By Cameron Brooks
The head of a Christian charity which fights global poverty has been named as the next Moderator of the General Assembly of the Church of Scotland.
The Rev Sally Foster-Fulton, 58, right, who has led Christian Aid in Scotland since 2016, will take a year’s sabbatical to become the Kirk’s ambassador at home and abroad for 12 months from next May.
The Church of Scotland minister said she is looking forward to meeting and encouraging people involved in church work at local, national and international level at a time of unprecedented challenge and opportunity.
The Moderator Designate said: “I’m excited about what the year will bring. I genuinely love and am inspired by the Church of Scotland and its people.
“Over the past years of the pandemic in the face of a global climate emergency and now a cost-of-living crisis, people across the Church have been stepping up and doing their very best to make an extraordinary impact in communities, locally, across our nation and in the world.”
Born and raised in South Carolina in the USA, Mrs Foster-Fulton has been a Church of Scotland minister for more than 20 years and has served in several parishes as well as hospitals as a chaplain.
She is married to the Rev Stuart Fulton, a fellow Church of Scotland minister who serves the parish of Newlands South Church in Glasgow. The couple, who live in Glasgow, have two adult daughters, Alex and Gracie.
Mrs Foster-Fulton recently became a grandmother and she said her new role has “shifted her perspective and given new meaning” to her commitment to try and make the world a better place.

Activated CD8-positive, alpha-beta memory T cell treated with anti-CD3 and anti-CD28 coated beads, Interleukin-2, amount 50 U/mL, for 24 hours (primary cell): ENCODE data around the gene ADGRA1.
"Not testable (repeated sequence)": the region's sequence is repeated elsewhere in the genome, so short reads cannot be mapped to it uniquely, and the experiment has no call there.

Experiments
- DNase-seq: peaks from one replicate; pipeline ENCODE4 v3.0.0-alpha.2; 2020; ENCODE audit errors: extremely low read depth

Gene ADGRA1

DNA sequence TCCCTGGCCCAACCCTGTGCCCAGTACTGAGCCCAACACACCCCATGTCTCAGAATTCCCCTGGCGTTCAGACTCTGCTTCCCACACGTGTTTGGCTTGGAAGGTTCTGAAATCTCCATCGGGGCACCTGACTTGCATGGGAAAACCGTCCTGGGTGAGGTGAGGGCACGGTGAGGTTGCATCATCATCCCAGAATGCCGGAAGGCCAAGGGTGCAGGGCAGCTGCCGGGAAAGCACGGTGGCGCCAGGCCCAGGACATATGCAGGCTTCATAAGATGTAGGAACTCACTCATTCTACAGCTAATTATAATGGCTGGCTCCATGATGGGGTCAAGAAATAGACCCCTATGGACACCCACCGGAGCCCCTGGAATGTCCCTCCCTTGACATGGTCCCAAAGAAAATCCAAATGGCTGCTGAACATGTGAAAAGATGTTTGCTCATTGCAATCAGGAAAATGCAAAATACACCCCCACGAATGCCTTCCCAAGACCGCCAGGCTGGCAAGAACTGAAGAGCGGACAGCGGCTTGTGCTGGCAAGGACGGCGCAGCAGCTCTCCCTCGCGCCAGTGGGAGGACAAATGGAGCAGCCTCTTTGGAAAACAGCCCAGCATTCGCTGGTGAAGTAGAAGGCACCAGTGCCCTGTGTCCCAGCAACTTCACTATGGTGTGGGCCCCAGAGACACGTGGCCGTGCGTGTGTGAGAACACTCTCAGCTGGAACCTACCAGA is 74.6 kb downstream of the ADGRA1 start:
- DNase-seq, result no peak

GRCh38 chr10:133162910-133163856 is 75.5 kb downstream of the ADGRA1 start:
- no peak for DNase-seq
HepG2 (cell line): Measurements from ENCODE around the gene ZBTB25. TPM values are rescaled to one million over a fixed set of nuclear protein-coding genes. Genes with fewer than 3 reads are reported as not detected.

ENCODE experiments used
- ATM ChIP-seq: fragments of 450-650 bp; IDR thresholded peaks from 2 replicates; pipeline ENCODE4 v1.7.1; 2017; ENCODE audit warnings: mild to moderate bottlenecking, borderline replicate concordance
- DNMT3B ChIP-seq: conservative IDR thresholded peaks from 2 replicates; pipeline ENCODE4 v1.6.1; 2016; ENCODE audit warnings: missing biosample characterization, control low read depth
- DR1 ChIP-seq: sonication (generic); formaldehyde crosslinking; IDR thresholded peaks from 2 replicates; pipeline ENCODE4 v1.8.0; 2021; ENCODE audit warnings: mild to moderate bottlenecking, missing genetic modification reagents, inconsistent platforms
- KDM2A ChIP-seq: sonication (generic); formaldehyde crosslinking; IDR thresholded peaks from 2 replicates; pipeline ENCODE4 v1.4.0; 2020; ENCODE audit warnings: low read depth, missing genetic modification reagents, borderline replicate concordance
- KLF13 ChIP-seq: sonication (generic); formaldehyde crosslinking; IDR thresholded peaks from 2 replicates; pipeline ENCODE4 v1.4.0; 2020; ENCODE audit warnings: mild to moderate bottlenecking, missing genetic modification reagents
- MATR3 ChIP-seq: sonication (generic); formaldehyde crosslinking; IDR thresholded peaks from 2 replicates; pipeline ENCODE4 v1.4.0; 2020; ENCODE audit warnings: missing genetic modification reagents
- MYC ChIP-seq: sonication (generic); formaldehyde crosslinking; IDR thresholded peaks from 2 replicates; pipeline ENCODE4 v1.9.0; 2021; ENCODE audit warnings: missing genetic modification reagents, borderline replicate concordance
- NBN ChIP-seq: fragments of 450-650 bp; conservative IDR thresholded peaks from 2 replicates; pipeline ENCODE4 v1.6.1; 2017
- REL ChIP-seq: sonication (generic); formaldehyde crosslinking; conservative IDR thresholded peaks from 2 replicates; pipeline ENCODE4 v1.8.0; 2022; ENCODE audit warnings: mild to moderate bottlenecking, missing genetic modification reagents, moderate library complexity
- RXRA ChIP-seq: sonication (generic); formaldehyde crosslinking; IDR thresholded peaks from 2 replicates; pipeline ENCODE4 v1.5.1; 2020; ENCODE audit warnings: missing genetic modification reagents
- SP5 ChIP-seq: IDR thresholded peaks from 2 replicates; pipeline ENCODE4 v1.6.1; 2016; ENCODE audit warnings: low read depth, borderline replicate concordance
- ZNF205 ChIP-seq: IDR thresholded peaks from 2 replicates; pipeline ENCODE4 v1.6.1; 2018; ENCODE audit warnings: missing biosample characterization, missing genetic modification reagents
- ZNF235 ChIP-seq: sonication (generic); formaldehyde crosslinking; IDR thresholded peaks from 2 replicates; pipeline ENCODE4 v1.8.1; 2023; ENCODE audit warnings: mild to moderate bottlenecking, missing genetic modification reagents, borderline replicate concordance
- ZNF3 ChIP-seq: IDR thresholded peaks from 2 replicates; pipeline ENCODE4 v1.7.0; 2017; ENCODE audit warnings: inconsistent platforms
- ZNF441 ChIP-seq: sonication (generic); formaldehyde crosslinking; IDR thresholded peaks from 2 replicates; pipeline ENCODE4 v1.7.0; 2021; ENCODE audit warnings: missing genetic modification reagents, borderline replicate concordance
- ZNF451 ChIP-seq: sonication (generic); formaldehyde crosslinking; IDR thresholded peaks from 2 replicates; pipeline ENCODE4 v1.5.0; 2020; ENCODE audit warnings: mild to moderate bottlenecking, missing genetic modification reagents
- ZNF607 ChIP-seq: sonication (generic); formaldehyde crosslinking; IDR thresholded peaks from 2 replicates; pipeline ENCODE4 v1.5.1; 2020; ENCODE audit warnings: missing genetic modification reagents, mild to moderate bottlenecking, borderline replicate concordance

The Moderator Designate convened the Church of Scotland’s former Church and Society Council from 2012-2016 and helped advance work on human rights, climate justice and support for people struggling to overcome poverty in Scotland as well as overseas.
She campaigned on behalf of detainees at Dungavel House immigration removal centre near Strathaven in South Lanarkshire and led the Church’s work with ecumenical and interfaith partners to create networks of support for asylum seekers and refugees.
In the run up to the 2014 Scottish Independence Referendum, she helped create space for respectful dialogue between campaigners on both sides of the debate.
Mrs Foster-Fulton said the Church of Scotland’s voice on national and international issues has authenticity because it represents people working across the country to support and uplift local communities
She said she is proud of the support that local churches give to national and international partners.
Mrs Foster-Fulton said: “What church congregations do locally in their communities is critical. It is what gives the Church’s voice validity when we speak truth to power. Sometimes we talk about local and international work as if it is an either or, but if there is one thing my work with the Church of Scotland, Christian Aid, this recent pandemic and the climate crisis has affirmed, is that we are all in this together.
“There is no separation between what we do for people in our global neighbourhood and what we do here at home. There is no them and us, there is just us and we have all got to look after one another.”
Ordained as a Church of Scotland minister in 1999, Mrs Foster-Fulton’s first charge was Camelon Irving Parish Church in Falkirk where she spent four years.
The married couple took up the role of co-pastors for a Presbyterian Church in the USA congregation in Seneca, South Carolina, and stayed for four years before returning to Scotland, the place that the Moderator Designate considers home.
In 2007, Mrs Foster-Fulton was appointed associate minister at Dunblane Cathedral where she served for 10 years before taking up her current role at Christian Aid.
The current Moderator of the General Assembly is the Rt Rev Dr Iain Greenshields.